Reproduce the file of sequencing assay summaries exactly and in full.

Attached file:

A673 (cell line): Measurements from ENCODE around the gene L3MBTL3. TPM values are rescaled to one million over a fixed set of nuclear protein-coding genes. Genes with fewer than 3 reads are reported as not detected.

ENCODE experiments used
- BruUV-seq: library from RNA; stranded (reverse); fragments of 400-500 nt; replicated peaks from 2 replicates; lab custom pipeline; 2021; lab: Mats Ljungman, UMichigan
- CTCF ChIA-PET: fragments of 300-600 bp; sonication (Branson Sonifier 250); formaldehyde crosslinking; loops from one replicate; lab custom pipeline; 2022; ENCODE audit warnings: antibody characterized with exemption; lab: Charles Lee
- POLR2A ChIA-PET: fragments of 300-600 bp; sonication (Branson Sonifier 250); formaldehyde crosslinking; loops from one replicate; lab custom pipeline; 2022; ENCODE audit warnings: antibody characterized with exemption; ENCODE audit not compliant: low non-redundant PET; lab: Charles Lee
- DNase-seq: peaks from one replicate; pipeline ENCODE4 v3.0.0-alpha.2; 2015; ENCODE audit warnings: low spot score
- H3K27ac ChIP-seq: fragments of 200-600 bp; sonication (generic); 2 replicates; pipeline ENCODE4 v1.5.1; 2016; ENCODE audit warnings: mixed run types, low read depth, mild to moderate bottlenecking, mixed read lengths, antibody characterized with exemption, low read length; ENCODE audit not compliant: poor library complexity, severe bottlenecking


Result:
A673 (cell line): Measurements from ENCODE around the gene L3MBTL3. TPM values are rescaled to one million over a fixed set of nuclear protein-coding genes. Genes with fewer than 3 reads are reported as not detected.

ENCODE experiments used
- BruUV-seq: library from RNA; stranded (reverse); fragments of 400-500 nt; replicated peaks from 2 replicates; lab custom pipeline; 2021; lab: Mats Ljungman, UMichigan
- CTCF ChIA-PET: fragments of 300-600 bp; sonication (Branson Sonifier 250); formaldehyde crosslinking; loops from one replicate; lab custom pipeline; 2022; ENCODE audit warnings: antibody characterized with exemption; lab: Charles Lee
- POLR2A ChIA-PET: fragments of 300-600 bp; sonication (Branson Sonifier 250); formaldehyde crosslinking; loops from one replicate; lab custom pipeline; 2022; ENCODE audit warnings: antibody characterized with exemption; ENCODE audit not compliant: low non-redundant PET; lab: Charles Lee
- DNase-seq: peaks from one replicate; pipeline ENCODE4 v3.0.0-alpha.2; 2015; ENCODE audit warnings: low spot score
- H3K27ac ChIP-seq: fragments of 200-600 bp; sonication (generic); 2 replicates; pipeline ENCODE4 v1.5.1; 2016; ENCODE audit warnings: mixed run types, low read depth, mild to moderate bottlenecking, mixed read lengths, antibody characterized with exemption, low read length; ENCODE audit not compliant: poor library complexity, severe bottlenecking